Old Letter Comes to Light Telling of Days When Fighting Came to County
Source: Hyde County Herald, January, 1953
Contributed by Merlin S. Berry

The war (w)as close to the people of Hyde County 91 years ago; closer in most respects than today. An old letter recently come to light and in possession of J. L. Tunnell, popular Swan Quarter merchant, tells of sickness and fever, and soldiers, and so on. The letter was by Charity A. Swindell, the grandmother of Mr. Tunnell, and it was written to her mother, living in another part of the county. The writing is fine spencerian hand, looking like a steel engraving. The paper is unfaded and the ink freshly black. Here is the letter:

Oct. 14, 1861

Dear Mother:
I seat myself this evening to write you a few lines, to inform you that we are all well at this time, and hope you and all of Fredís family are enjoying the same blessing. We have not got the measels yet, but they are all around us, Sam Jones has them and Mr. Carawan, and Mr. Henry Jones folks, they got them from the soldiers, that came down from up the county. My soldier boys are all well. Lewis has joined captain Leuths [Leith's] company. They are getting up another company, and have elected Brock captain, they have about 90 made up, and if they get enough he will accept the office. We are not as scared of the yankees as we were, we have so many soldiers down here, and expect more, we are looking for a cavalry company this week end, and hope we can put the yankees through if they come. I have been to Lake Landing once to see the soldiers drill, they look very nice. I reckon you have heard of the death of Ben Swindell, he died here, he was sick three weeks, he had the typhoid fever. Mr. Bond and Margaret are down paying us a visit. Sudy Owens has a fine daughter. Johns family are all well. Tell Sophia I have got me some homespun dresses, they are not pretty but they are good and strong. You ought to see little Annie she is so pretty and sweet. Harding says he wishes grandmother would come here. George says tell Charles how do for him. It is getting late and I must close by giving my love to Fred and Sophia and the children. You must write me soon and let me know how you all are. My love to you, I remain your affectionate daughter.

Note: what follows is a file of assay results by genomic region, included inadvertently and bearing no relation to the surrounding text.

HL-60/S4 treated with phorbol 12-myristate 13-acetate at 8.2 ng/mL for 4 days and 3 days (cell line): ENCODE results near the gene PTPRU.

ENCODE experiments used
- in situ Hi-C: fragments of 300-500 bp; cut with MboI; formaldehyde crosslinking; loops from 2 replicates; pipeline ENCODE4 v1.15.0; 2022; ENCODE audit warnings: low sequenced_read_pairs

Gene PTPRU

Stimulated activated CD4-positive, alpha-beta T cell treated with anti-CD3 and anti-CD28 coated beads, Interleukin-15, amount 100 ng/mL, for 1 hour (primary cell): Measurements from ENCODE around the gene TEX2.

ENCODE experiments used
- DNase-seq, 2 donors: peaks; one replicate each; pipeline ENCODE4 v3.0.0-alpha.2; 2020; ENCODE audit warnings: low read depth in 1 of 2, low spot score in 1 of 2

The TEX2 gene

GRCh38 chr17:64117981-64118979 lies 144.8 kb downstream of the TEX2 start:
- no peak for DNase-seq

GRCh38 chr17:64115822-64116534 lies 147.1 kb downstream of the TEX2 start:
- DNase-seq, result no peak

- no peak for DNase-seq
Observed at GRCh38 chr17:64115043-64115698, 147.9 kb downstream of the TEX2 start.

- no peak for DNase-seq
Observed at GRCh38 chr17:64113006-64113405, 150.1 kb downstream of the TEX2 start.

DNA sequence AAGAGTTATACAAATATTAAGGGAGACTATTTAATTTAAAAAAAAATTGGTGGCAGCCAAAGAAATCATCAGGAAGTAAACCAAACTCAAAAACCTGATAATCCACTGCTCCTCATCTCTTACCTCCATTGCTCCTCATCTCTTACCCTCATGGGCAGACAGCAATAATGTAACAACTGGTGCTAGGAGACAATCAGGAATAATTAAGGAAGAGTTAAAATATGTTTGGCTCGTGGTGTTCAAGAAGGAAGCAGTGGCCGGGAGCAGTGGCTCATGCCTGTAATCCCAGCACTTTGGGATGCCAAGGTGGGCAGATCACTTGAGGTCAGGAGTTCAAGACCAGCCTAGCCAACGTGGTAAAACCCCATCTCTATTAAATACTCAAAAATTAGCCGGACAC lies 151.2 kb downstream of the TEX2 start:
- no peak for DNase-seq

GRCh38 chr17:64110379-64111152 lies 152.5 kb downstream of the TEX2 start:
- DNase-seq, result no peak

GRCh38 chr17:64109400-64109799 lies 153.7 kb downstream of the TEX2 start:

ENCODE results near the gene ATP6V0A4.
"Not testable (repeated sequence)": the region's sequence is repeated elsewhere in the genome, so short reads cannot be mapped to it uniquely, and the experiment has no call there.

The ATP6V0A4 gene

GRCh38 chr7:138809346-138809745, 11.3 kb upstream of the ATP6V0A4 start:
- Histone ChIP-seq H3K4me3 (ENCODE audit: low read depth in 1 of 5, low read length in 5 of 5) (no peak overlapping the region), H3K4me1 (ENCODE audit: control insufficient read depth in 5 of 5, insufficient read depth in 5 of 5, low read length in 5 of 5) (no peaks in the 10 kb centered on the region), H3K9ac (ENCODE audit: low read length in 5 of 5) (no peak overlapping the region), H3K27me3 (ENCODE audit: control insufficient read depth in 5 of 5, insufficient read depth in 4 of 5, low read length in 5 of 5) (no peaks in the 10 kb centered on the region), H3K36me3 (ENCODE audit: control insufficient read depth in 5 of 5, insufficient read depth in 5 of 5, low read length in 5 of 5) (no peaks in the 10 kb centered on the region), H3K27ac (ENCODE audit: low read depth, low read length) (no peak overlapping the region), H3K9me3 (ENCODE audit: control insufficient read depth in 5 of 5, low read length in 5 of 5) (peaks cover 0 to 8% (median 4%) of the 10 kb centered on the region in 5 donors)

Charity A. Swindell

On the opposite side of the above letter, the letter below was written:

Oct. 14, 1861

Dear Grand Mother:
I take the pleasure to write you a few lines to let you know that I am well at present. I am staying home tonight for the first since I volunteered. I like soldiering very well so far. We are building a battery at Swan Quarter. Give my love to uncle Fred and aunt Sophia and receive a portion for yourself. I must close by saying, I remain your affectionate son.
Lewis L. Swindell

People Mentioned in Letter:

Author: Charity Ann (Farrow) Swindell (1820-1892) - d/o Miles & Lydia (Watson) Farrow; w/o Leroy Merritt Swindell (1809-1876).

Mother: Lydia (Watson) Farrow - w/o Miles Farrow.

Grandson: Lewis Leroy Swindell (1842-1922) - s/o Leroy Merritt & Charity Ann (Farrow) Swindell; h/o Emma N. (Tunnell) Swindell (1852-1934). Farmer. Served as Private, (1st) Co. B, 17th Regt., NC Infantry, Sergeant, Co. H, 33rd Regt., NC Infantry, Sergeant, Swindellís Partisan Rangers.

Captain Leuths (sic): James J. Leith, (c.1827-1864) Farmer. Captain, in Co. B, 17th NC Infantry. Killed on 2/2/64 Newport Barracks, VA.

Brock: William Miles "Brock" Swindell, (1840-1862) f. Leroy Merritt Swindell. m. Charity Ann Farrow. Teacher. Served as 2nd Lieutenant in Co. B, 17th NC Infantry; Captain in Co. H, 33rd NC Infantry. Killed Aug. 9, 1862 at Cedar Run, Va.

Copyright 2005

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